At the invitation of De Ketelfactory, guest curator Florette Dijkstra has compiled the exhibition ‘unexpressive’. On view are large works and installations by seven artists who have contributed to the first four issues of kunstwordterugkunst, the ‘cahier for new art’ founded by Dijkstra. This cahier’s aim is to show art as directly as possible and make room for ideas about art. The publication contains the writings and images of writers and artists who think on the basis of art. They carry out the ideas that are discussed by them.
The artists of ‘unexpressive’ employ their means of expression in order to convey the inner nature of art. To them, the making of images and thinking on the basis of art intrinsically constitute a whole. Their expression is a result of the creative process, not its objective.
In the relatively small space of De Ketelfactory, seven large works or installations can be seen. Their clarity makes the exhibition appear not to be a ‘full’ space, but one in which the visitor can wander and let the inner quality of the works have their effect.
Emma van der Put
Emma van der Put uses the potential of film to ‘film against time’, that is to say to show the synchronism of a place. In her work she portrays a construct that can never be experienced by one person. The camera develops an objectivity that arises from its relative imperceptibility at the scene of the action and definite imperceptibility in the ultimate image. The person operating the camera can be nothing other than imperceptible. The resulting film is a condensed experience of time and space, which is stratified in its perspectives, both human and inhuman.
‘Maritime Festival’ is a combination of events that took place on the opening night of the Maritime Festival in Den Bosch. In the film, the seeming banality of the local feast gets entangled with the ancient relationship between skippers and the moon and her influence on the sea. The myth looms at the edges of the party, in the forgotten places where the songs echo, the water shimmers in the moonlight and the festival is forgotten. The running video ‘Ship’ shows the endless circles of a small boat on the sea, without the involvement of a single person.
Simon van Til
Simon van Til analyzes the qualities of a camera and utilizes them individually. Through his work photography arrives at more possibilities than those for which it was invented. He lengthens, for instance, the exposure time in order to record the distance that light travels between the sun and the earth; or he captures the light between sunset and sunrise. It could be said that a photograph by Simon is a film, were it not for the fact that film takes place on a single negative in which time, space and light are captured. In ‘Moonlit Disk’ a flat disk reflects the light of the full moon back to the moon: in its capacity to reflect, the disk itself functions as a moon. The photograph ‘From and To/ Elongated View’ shows a sun setting over the sea. The lens of the camera was kept open for 8 minutes and 19 seconds, precisely the amount of time needed for sunlight to reach the earth.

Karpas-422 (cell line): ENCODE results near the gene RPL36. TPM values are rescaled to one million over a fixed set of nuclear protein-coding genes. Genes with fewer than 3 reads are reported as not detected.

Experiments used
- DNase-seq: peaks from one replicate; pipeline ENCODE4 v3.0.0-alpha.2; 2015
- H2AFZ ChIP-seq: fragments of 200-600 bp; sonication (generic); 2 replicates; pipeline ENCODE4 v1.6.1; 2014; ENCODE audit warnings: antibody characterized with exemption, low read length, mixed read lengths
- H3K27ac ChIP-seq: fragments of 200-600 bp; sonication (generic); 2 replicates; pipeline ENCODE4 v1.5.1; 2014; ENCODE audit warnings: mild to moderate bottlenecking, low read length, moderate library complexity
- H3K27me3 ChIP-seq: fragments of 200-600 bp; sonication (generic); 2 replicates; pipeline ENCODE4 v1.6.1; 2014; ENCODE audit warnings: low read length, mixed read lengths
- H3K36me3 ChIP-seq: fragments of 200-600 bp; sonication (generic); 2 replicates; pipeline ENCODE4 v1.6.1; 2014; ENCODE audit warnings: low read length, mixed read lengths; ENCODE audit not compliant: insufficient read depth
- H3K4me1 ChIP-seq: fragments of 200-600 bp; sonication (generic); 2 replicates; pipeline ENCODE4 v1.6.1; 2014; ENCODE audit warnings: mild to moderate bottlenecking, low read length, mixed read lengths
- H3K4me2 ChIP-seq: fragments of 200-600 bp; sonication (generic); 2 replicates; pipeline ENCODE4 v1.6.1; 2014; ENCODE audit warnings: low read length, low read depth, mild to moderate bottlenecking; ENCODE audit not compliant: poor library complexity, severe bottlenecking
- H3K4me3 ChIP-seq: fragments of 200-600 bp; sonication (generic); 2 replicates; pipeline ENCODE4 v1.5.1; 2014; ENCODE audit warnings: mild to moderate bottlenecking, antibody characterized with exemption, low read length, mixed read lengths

Mirjam Kuitenbrouwer’s ‘Recursion Cabin’ has to contend with a lack of view. The window on the front side of the cabin, which has the dimensions of a gigantic super-8 viewer editor, merely allows light in. The diffuse light that enters it allows for contact between the inside and outside, but blocks any actual view. ‘Seeing’ takes place in the cabin. In it, everything to this end is available: a large optical instrument, an extensive collection of books on windows, a photograph of the cabin in the landscape — or of a model of the cabin, since it’s never quite clear where we are. But the following can also be said: inside we see more of the outside than would ever be possible outside. The cabin is recursive: one thing repeatedly leads back to another.Seeing takes place in the room or camera. That’s where the artwork is, not outside it.
Wesley Meuris undermines the fundamentals of exhibiting art. He breaks down the standard contexts in order to build anew on the basis of the artwork’s logic. By doing so he re-articulates the circumstances of art and transforms these into its heart. Although this is done in a literal manner, the construction remains an ideal in which the artwork is a center that never becomes an ‘image’. It is not the art world, but the art itself which determines what the work requires. It takes back the control that it had relinquished over time. ‘Exhibiting’ is the work’s beginning and end. The series of maps of imaginary museums, for instance, offers an opportunity to wander about an exhibition space that has been designed around, or rather on the basis of, a work of art. The ‘Project Advertisements’ announce new exhibitions such as ‘The Great White Journey, a dazzling art exhibition.’ This is the first art biennial on the ‘Seventh Continent’ that can be visited in an outdoor setting at thirty degrees below zero.